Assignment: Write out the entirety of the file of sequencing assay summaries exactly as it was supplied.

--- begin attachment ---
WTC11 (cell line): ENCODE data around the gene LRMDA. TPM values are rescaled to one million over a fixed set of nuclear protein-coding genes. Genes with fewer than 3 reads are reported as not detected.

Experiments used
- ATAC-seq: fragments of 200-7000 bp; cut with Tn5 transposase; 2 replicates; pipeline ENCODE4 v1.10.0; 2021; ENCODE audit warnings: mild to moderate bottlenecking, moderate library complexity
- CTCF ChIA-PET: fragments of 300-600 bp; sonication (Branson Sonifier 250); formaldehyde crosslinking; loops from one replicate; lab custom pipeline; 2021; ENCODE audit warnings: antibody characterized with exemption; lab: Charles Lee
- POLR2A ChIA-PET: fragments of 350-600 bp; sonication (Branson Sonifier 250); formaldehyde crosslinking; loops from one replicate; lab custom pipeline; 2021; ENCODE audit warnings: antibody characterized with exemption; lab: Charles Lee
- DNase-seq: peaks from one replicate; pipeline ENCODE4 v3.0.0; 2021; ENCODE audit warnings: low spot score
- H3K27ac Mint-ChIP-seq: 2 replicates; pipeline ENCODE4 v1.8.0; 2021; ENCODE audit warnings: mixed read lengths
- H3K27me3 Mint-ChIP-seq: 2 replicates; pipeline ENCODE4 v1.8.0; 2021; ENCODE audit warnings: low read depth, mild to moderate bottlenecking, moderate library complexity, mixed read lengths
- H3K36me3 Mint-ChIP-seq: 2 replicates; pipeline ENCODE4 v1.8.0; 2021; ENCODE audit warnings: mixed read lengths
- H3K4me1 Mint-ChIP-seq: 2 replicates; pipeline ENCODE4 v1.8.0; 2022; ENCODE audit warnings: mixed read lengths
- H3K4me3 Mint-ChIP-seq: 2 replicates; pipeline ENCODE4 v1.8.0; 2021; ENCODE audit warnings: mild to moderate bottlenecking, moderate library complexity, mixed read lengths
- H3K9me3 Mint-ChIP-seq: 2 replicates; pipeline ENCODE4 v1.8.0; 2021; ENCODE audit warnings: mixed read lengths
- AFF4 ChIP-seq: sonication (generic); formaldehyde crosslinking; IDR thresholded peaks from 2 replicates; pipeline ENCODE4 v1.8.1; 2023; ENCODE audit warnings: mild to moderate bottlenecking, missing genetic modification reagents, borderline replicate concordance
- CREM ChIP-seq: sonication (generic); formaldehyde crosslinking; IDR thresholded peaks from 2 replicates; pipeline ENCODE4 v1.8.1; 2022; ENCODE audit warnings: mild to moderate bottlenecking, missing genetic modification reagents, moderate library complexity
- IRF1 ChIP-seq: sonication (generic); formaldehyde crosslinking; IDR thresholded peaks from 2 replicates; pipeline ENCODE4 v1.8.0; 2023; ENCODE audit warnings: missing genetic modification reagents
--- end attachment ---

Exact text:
WTC11 (cell line): ENCODE data around the gene LRMDA. TPM values are rescaled to one million over a fixed set of nuclear protein-coding genes. Genes with fewer than 3 reads are reported as not detected.

Experiments used
- ATAC-seq: fragments of 200-7000 bp; cut with Tn5 transposase; 2 replicates; pipeline ENCODE4 v1.10.0; 2021; ENCODE audit warnings: mild to moderate bottlenecking, moderate library complexity
- CTCF ChIA-PET: fragments of 300-600 bp; sonication (Branson Sonifier 250); formaldehyde crosslinking; loops from one replicate; lab custom pipeline; 2021; ENCODE audit warnings: antibody characterized with exemption; lab: Charles Lee
- POLR2A ChIA-PET: fragments of 350-600 bp; sonication (Branson Sonifier 250); formaldehyde crosslinking; loops from one replicate; lab custom pipeline; 2021; ENCODE audit warnings: antibody characterized with exemption; lab: Charles Lee
- DNase-seq: peaks from one replicate; pipeline ENCODE4 v3.0.0; 2021; ENCODE audit warnings: low spot score
- H3K27ac Mint-ChIP-seq: 2 replicates; pipeline ENCODE4 v1.8.0; 2021; ENCODE audit warnings: mixed read lengths
- H3K27me3 Mint-ChIP-seq: 2 replicates; pipeline ENCODE4 v1.8.0; 2021; ENCODE audit warnings: low read depth, mild to moderate bottlenecking, moderate library complexity, mixed read lengths
- H3K36me3 Mint-ChIP-seq: 2 replicates; pipeline ENCODE4 v1.8.0; 2021; ENCODE audit warnings: mixed read lengths
- H3K4me1 Mint-ChIP-seq: 2 replicates; pipeline ENCODE4 v1.8.0; 2022; ENCODE audit warnings: mixed read lengths
- H3K4me3 Mint-ChIP-seq: 2 replicates; pipeline ENCODE4 v1.8.0; 2021; ENCODE audit warnings: mild to moderate bottlenecking, moderate library complexity, mixed read lengths
- H3K9me3 Mint-ChIP-seq: 2 replicates; pipeline ENCODE4 v1.8.0; 2021; ENCODE audit warnings: mixed read lengths
- AFF4 ChIP-seq: sonication (generic); formaldehyde crosslinking; IDR thresholded peaks from 2 replicates; pipeline ENCODE4 v1.8.1; 2023; ENCODE audit warnings: mild to moderate bottlenecking, missing genetic modification reagents, borderline replicate concordance
- CREM ChIP-seq: sonication (generic); formaldehyde crosslinking; IDR thresholded peaks from 2 replicates; pipeline ENCODE4 v1.8.1; 2022; ENCODE audit warnings: mild to moderate bottlenecking, missing genetic modification reagents, moderate library complexity
- IRF1 ChIP-seq: sonication (generic); formaldehyde crosslinking; IDR thresholded peaks from 2 replicates; pipeline ENCODE4 v1.8.0; 2023; ENCODE audit warnings: missing genetic modification reagents